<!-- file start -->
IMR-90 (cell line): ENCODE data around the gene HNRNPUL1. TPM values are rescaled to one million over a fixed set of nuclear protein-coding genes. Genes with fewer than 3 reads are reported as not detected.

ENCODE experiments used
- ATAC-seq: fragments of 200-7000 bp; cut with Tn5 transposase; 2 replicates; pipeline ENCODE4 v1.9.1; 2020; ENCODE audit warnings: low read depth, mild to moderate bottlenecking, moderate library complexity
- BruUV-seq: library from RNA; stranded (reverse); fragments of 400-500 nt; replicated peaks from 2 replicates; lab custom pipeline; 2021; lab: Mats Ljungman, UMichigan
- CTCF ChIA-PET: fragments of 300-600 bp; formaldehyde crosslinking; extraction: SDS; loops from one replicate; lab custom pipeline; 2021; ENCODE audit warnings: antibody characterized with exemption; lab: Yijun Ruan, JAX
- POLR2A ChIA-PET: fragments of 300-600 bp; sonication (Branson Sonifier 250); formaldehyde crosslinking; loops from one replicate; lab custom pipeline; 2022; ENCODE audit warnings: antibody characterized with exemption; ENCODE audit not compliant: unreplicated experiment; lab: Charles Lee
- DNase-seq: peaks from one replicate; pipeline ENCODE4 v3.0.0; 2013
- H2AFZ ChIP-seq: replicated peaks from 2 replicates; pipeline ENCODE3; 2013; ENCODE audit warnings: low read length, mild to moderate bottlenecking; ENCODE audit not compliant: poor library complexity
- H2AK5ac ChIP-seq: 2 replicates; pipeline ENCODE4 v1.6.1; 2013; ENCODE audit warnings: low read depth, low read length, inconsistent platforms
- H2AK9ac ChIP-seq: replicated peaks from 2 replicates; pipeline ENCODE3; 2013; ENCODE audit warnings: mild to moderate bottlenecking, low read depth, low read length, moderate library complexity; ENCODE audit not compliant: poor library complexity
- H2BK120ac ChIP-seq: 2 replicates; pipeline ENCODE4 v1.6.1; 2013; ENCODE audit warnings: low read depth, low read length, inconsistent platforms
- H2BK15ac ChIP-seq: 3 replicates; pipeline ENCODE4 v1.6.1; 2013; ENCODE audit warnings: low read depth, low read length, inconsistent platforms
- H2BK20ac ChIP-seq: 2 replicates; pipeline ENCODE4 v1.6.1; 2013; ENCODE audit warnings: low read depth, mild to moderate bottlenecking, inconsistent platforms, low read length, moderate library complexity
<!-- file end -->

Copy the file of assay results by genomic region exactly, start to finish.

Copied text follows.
IMR-90 (cell line): ENCODE data around the gene HNRNPUL1. TPM values are rescaled to one million over a fixed set of nuclear protein-coding genes. Genes with fewer than 3 reads are reported as not detected.

ENCODE experiments used
- ATAC-seq: fragments of 200-7000 bp; cut with Tn5 transposase; 2 replicates; pipeline ENCODE4 v1.9.1; 2020; ENCODE audit warnings: low read depth, mild to moderate bottlenecking, moderate library complexity
- BruUV-seq: library from RNA; stranded (reverse); fragments of 400-500 nt; replicated peaks from 2 replicates; lab custom pipeline; 2021; lab: Mats Ljungman, UMichigan
- CTCF ChIA-PET: fragments of 300-600 bp; formaldehyde crosslinking; extraction: SDS; loops from one replicate; lab custom pipeline; 2021; ENCODE audit warnings: antibody characterized with exemption; lab: Yijun Ruan, JAX
- POLR2A ChIA-PET: fragments of 300-600 bp; sonication (Branson Sonifier 250); formaldehyde crosslinking; loops from one replicate; lab custom pipeline; 2022; ENCODE audit warnings: antibody characterized with exemption; ENCODE audit not compliant: unreplicated experiment; lab: Charles Lee
- DNase-seq: peaks from one replicate; pipeline ENCODE4 v3.0.0; 2013
- H2AFZ ChIP-seq: replicated peaks from 2 replicates; pipeline ENCODE3; 2013; ENCODE audit warnings: low read length, mild to moderate bottlenecking; ENCODE audit not compliant: poor library complexity
- H2AK5ac ChIP-seq: 2 replicates; pipeline ENCODE4 v1.6.1; 2013; ENCODE audit warnings: low read depth, low read length, inconsistent platforms
- H2AK9ac ChIP-seq: replicated peaks from 2 replicates; pipeline ENCODE3; 2013; ENCODE audit warnings: mild to moderate bottlenecking, low read depth, low read length, moderate library complexity; ENCODE audit not compliant: poor library complexity
- H2BK120ac ChIP-seq: 2 replicates; pipeline ENCODE4 v1.6.1; 2013; ENCODE audit warnings: low read depth, low read length, inconsistent platforms
- H2BK15ac ChIP-seq: 3 replicates; pipeline ENCODE4 v1.6.1; 2013; ENCODE audit warnings: low read depth, low read length, inconsistent platforms
- H2BK20ac ChIP-seq: 2 replicates; pipeline ENCODE4 v1.6.1; 2013; ENCODE audit warnings: low read depth, mild to moderate bottlenecking, inconsistent platforms, low read length, moderate library complexity